Idea Tracker Tutorial Part 3


This is Part 3 of a three-part tutorial for creating and integrating an app with a HubSpot account. Part 1 focused on authentication and the initial sync. Part 2 was about creating a two-way sync and customizing parts of the CRM experience. Part 3 will focus on building a custom UI within the HubSpot CRM. 

Making tradeoffs

Since this application uses a microservices architecture, you have to decide which services will handle the different functions of your applications. If you’ve completed Parts 1 and 2, you’ve put any function rendering the UI or communicating with the database in web_service, while any function calling HubSpot is in hubspot_service. This makes the app easier to maintain in the long run, but it also complicates the initial development.


As you build out your app to accommodate new use cases, new factors will influence the tradeoffs you make. For example, if you expanded the app to send emails through HubSpot’s transactional email offering, you might set up a separate service for it instead of expanding the existing hubspot_service

Further extending the CRM

In Part 2, you added custom events to a contact record’s timeline. Now you can extend the CRM even further by using CRM cards to add interactive elements. When a contact posts something in the idea forum, a card will be added to their contact record displaying this information. Just like with timeline events, you’ll need to make changes to both your developer account settings and your code when creating CRM cards.

Developer account settings


  1. In your developer account, navigate to your app and go to “CRM cards” in the left-hand nav.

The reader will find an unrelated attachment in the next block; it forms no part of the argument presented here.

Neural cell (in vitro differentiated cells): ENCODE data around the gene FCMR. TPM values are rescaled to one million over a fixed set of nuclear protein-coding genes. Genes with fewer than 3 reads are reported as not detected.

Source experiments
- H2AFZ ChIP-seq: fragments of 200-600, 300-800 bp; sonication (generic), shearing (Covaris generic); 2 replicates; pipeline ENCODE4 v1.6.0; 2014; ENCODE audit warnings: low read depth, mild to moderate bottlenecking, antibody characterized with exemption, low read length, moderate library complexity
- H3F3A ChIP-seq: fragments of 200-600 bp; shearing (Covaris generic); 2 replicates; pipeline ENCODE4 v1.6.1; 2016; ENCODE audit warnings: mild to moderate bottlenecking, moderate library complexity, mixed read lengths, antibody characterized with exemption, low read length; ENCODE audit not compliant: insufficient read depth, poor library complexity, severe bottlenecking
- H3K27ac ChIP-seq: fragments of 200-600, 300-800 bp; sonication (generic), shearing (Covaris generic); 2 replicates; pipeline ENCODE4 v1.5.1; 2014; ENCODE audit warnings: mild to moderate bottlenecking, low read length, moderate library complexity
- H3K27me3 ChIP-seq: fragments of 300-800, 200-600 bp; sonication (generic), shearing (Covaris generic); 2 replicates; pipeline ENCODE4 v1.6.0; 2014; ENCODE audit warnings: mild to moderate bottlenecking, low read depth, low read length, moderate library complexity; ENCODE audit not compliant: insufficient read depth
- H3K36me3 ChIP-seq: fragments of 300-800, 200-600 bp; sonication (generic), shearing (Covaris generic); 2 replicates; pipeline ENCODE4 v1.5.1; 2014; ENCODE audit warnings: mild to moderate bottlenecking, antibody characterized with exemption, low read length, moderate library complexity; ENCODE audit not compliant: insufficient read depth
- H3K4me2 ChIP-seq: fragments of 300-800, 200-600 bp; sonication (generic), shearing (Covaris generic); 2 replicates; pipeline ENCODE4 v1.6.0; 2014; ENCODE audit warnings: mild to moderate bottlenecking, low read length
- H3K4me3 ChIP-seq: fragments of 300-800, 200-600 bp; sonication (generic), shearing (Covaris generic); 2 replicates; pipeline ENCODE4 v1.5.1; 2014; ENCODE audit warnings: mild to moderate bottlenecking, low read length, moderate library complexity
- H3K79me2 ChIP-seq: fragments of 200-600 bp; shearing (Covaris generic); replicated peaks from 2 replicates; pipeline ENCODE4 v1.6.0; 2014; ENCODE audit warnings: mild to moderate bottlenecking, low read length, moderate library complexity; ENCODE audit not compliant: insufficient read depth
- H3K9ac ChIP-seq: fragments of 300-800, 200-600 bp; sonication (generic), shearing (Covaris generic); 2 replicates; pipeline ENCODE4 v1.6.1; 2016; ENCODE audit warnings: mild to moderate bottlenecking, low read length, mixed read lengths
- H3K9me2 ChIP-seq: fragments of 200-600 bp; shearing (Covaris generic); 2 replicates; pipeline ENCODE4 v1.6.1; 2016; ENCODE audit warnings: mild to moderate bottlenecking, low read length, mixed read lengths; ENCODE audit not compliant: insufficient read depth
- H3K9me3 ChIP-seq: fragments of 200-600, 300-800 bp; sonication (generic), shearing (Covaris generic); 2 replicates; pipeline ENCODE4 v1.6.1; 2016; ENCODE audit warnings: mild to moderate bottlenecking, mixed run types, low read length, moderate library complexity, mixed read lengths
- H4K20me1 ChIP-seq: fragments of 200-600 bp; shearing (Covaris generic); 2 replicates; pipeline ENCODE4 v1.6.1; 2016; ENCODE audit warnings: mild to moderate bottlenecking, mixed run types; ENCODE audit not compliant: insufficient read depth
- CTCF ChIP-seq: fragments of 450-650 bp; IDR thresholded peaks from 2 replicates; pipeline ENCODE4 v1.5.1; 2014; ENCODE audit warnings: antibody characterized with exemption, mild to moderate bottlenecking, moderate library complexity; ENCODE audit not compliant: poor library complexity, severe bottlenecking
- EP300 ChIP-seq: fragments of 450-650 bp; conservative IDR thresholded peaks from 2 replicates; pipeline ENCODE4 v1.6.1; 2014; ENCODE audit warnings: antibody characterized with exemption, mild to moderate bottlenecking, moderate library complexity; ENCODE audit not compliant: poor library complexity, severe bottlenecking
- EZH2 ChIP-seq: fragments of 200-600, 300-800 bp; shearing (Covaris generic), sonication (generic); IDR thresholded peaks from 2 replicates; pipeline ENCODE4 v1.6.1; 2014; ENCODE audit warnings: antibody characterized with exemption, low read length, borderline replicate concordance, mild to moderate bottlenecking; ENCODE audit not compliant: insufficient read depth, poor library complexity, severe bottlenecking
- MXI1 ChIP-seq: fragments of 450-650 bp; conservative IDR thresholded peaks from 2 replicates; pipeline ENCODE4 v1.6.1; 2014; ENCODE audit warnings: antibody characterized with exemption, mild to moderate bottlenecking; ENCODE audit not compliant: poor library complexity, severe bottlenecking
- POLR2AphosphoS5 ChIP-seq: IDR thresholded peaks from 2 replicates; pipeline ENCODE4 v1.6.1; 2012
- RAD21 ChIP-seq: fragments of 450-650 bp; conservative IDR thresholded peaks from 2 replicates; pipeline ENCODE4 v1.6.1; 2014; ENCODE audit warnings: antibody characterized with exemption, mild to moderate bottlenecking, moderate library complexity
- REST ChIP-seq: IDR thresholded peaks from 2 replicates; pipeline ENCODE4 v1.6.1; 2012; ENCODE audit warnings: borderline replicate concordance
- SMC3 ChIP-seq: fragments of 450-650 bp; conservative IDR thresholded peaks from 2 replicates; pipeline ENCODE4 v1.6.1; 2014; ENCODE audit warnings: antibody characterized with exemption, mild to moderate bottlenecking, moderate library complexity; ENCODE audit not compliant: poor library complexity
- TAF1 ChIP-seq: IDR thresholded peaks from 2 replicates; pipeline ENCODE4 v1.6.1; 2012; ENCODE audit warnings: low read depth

2. Click “Create CRM card” and enter a name for your card. 
  3. In the Data request tab, set the data fetch URL to, with representing the domain hosting your app. 
  4. In the same tab, go to “Target record types” and find the row that says “Contacts.” Turn the toggle in the “Appear on this type?” column on.
  5. Go to the Card properties tab and add the title and date properties. They should be a string and a datetime property, respectively. 


The code changes here are simple, requiring only a single function. Where you put that function is less straightforward. This part of the tutorial highlights the tradeoffs you make when developing. In this case, you should put the function in ./web_service/src/server.js. Since the HubSpot UI is relying on data from the webhook, this will allow you to respond quickly. This breaks the earlier pattern where all HubSpot logic was in `hubspot_service`, but you’ll deliver a better user experience.

// ./web_service/src/server.js app.get("/webhook/platform", async (req, res, next) => { const { associatedObjectId } = req.query; try { const author = await Users.findOne({ hubspotContactId: associatedObjectId, }); const ideas = await Ideas.find({ author }); const cards =, i) => { const card = {}; = i; card.title = idea.title; card.linkUrl = null; card.tokens = [ { label: "Idea Title", dataType: "STRING", value: idea.title, name: "title", }, { label: "Created Date", dataType: "DATETIME", value:, name: "date", }, ]; card.actions = [ { type: "IFRAME", width: 890, height: 748, url: `${process.env.BASE_URL}/idea/${idea._id}`, label: "View Full Idea", }, ]; console.log(card); return card; }); const cardListing = { totalCount: cards.length, sections: cards, responseVersion: "v3", topLevelActions: { primary: { type: "IFRAME", width: 890, height: 748, url: `${process.env.BASE_URL}`, label: "View Full Idea", }, }, }; res.send(cardListing); } catch (err) { next(err); } });


That part of the tutorial was all about making tradeoffs when adding a new feature. Your users now have a way to access your app’s data inside the context of the CRM. This unlocks new power for them, but also makes things more complicated for you. 

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